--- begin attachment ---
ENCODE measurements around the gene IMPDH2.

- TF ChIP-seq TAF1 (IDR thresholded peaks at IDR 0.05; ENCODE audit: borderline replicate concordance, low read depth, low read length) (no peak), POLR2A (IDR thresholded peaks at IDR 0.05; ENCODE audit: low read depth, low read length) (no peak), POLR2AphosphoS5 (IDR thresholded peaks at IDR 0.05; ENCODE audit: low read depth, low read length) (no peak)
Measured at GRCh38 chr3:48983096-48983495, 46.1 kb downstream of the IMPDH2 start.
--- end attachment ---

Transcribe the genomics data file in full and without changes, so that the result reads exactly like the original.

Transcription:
ENCODE measurements around the gene IMPDH2.

- TF ChIP-seq TAF1 (IDR thresholded peaks at IDR 0.05; ENCODE audit: borderline replicate concordance, low read depth, low read length) (no peak), POLR2A (IDR thresholded peaks at IDR 0.05; ENCODE audit: low read depth, low read length) (no peak), POLR2AphosphoS5 (IDR thresholded peaks at IDR 0.05; ENCODE audit: low read depth, low read length) (no peak)
Measured at GRCh38 chr3:48983096-48983495, 46.1 kb downstream of the IMPDH2 start.